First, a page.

There is arrogance in sports. And then there is arrogance without cause in sports.
Arrogance is the members of 1972 Miami Dolphins getting together for a champagne toast each year when the last undefeated team in the NFL losses its first game.
Arrogance is when the Oakland Raiders continue to use “Commitment to Excellence” as their slogan even though they’ve been to the playoffs only six times since Ronald Reagan was president.
At least the Dolphins had their perfect season. The Raiders had their three Super Bowl titles. They have history, no matter how crusty and yellowed, to point toward.
And then there are the Oregon Ducks, who talk as though they have perfect seasons and national championships coming out their beaks, even though they have a grand total of zero of either.
With all of Phil Knight’s money and all their puffed-up, scoreboard-exploding numbers, the Ducks have been to one national championship game, and they were manhandled by Auburn in Glendale three years ago.
Oregon’s all-time bowl record is 11-15, and since 2002 it's 4-6. The national reputation – fun to watch but ineffective when the rubber meets the road – is quickly cementing across the nation.
There will be no national title for the Ducks again this year. They were too busy picking out uniform colors and choreographing touchdown dances to beat Stanford – for the second straight year – and it was obvious before this week’s visit to Arizona that the rest of the year was nothing more than an annoyance for the puffed-up Ducks.
Oregon’s top players went as far as saying if they ran the table, winning the Pac-12 Championship to earn a trip the Rose Bowl, they would reluctantly actually show up if, you know, they don’t have anything better to do.
“The Rose Bowl is … not a big deal at all," Oregon running back De’Anthony Thomas said. “We already won a Rose Bowl, so it feels like, 'Whatever.'"
"It will be a good experience for the guys that haven't been on this team. It's a great opportunity for them to experience it and, you know, go out there and have fun."
Yeah, you know, maybe go to Disneyland and stuff.
No fear D’Anthony. The uninspired Ducks waddled down to Tucson and had their tail feathers handed to them by a team with four conference losses on Saturday. The same Arizona team that lost to Washington State at home seven days earlier, steamrolled the Ducks 42-16.
That trip to Pasadena? Whatever.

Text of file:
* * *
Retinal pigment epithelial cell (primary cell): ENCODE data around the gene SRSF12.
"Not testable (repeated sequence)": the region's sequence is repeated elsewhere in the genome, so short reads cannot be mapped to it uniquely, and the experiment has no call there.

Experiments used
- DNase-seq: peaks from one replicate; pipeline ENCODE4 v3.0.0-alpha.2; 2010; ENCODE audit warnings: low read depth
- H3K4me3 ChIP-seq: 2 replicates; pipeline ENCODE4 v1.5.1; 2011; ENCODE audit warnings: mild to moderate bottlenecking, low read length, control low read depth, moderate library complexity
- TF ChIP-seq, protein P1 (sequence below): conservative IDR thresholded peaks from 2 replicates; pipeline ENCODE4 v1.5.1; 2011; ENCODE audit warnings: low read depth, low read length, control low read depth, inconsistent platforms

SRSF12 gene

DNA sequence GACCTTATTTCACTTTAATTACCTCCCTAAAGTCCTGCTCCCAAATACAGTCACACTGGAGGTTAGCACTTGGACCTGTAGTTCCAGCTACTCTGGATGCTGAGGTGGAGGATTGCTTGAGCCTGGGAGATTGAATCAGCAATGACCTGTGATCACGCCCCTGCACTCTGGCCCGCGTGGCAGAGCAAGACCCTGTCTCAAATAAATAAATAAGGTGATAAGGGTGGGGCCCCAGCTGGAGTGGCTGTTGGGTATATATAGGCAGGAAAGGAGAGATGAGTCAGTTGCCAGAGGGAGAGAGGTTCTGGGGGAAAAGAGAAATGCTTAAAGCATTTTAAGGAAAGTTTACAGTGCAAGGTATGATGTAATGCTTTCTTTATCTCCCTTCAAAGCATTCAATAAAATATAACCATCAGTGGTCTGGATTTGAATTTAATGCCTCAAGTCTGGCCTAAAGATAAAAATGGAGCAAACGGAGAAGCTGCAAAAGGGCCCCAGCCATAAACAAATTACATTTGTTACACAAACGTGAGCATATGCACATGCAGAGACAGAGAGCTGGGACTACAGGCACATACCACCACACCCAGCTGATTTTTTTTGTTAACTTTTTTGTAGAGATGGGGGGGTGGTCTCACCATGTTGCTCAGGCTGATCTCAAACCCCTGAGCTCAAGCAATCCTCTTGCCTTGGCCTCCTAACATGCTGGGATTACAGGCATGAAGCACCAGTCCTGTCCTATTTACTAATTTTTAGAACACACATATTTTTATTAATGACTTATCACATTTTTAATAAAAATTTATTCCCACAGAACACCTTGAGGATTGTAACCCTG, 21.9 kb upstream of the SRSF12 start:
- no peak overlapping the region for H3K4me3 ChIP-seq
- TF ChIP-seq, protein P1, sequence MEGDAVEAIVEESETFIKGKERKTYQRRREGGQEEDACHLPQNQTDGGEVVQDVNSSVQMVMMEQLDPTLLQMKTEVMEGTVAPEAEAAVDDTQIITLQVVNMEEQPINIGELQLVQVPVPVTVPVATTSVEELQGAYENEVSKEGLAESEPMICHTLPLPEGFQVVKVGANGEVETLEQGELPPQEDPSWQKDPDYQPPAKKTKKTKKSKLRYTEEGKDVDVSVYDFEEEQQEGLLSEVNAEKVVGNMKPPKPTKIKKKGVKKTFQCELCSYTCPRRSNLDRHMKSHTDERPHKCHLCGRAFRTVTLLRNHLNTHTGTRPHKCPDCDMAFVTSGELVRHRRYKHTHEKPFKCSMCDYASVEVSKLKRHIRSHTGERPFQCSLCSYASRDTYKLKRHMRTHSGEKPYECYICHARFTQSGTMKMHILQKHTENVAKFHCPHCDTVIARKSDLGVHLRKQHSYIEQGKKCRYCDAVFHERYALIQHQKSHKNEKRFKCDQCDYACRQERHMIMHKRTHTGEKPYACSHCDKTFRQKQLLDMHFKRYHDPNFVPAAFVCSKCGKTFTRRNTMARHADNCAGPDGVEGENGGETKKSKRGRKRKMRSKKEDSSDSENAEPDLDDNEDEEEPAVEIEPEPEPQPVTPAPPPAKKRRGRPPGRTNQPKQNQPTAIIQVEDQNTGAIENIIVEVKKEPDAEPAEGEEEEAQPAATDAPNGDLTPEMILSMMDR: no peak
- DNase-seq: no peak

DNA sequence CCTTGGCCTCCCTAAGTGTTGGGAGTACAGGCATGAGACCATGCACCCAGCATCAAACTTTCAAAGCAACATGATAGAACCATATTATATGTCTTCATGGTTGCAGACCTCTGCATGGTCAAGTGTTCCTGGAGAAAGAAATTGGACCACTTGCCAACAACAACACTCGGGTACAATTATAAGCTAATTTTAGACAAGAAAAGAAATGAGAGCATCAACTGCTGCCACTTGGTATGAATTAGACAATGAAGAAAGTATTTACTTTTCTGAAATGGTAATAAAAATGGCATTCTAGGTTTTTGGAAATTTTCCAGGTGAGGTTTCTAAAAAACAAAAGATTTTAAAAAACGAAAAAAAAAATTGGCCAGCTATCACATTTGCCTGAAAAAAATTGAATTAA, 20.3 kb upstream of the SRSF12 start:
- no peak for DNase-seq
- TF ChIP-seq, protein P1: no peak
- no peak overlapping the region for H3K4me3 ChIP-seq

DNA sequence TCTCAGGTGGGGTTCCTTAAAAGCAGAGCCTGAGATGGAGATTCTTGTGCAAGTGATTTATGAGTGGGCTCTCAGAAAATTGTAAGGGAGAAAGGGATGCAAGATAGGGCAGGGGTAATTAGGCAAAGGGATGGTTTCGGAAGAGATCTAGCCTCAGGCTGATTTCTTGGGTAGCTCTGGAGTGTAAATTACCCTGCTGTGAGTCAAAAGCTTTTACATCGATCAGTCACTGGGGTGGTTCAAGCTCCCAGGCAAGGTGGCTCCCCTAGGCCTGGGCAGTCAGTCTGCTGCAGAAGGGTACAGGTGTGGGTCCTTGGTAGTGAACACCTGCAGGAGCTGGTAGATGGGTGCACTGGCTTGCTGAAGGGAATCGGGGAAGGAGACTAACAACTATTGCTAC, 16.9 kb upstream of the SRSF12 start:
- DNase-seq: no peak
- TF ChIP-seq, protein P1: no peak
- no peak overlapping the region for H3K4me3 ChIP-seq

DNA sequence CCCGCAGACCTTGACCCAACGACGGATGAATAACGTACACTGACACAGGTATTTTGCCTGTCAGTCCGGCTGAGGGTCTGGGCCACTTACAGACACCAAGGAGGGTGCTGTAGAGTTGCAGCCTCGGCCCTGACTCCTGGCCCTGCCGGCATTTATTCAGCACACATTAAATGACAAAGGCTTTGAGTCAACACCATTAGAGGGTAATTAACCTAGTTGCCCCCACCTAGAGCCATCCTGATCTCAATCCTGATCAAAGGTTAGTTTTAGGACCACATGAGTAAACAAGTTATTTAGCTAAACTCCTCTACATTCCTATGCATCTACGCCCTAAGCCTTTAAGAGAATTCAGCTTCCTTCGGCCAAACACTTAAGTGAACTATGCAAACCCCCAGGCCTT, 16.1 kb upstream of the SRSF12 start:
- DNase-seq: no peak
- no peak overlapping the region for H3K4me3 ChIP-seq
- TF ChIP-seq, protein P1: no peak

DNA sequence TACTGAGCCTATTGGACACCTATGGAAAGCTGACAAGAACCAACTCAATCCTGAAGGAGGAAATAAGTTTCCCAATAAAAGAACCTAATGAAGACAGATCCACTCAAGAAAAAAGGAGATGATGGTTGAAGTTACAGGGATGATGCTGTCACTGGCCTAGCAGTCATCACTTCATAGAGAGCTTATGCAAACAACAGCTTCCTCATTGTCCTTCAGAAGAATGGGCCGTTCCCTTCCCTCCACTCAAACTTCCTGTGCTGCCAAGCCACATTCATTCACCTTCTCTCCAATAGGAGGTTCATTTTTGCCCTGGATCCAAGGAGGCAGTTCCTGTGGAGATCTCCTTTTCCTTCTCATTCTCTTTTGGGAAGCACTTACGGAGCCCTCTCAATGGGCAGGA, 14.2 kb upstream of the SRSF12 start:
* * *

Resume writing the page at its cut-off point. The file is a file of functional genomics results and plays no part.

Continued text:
Maybe Alabama, with two national championships could look down at the most historically prestigious bowl game of all. Of course, Alabama hasn’t lost a game this year, and Alabama didn’t have to count on USC to beat Stanford to even give them a second chance to play in their conference championship game.
A chance the Ducks choked away at their first opportunity.
Now Oregon will be looking at a date in the Alamo Bowl in San Antonio or the Holiday Bowl in San Diego. Imagine what a chore those games will have been for Thomas or his buddy, wide receiver Josh Huff.
"I don't want to play in a Rose Bowl unless I'm playing for a national championship," Huff, who gained much attention for crying on the sidelines at Stanford, said before the Arizona game. “I don't mind playing in the Rose Bowl, playing for the fans and my teammates. But deep down I don't wanna be a prep game for the national championship game.”
How about the lead-in for the NBA Christmas tripleheader Josh? How does that grab you?”
The National Championship is the preseason goal for a lot of teams around the nation. Even for teams like ASU, who hasn’t been to the Rose Bowl in 17 years, or Arizona – who has never been to one – it’s the top run of the magic ladder. But when those dreams disappear, especially by your own hand, it’s the sign of a championship-caliber team to adjust the focus, circle the wagons and come out fighting.
Not Oregon. Laying down was more the Ducks’ style.
Give full credit and high marks to the Wildcats – who will give ASU all it can handle next week – but Oregon flat quit on Saturday, a clear signal of a program that isn’t nearly as good as it thinks it is.
When a player over-celebrates in the end zone, the common response is to tell him to “act like he’s been there before.” But for the Ducks, the admonishment is “don’t act like you’ve been somewhere you haven’t."
Or you can just keep talking. Whatever.
Jerry Brown is a contributing columnist who appears every Sunday in the Tribune. He can be reached at firstname.lastname@example.org.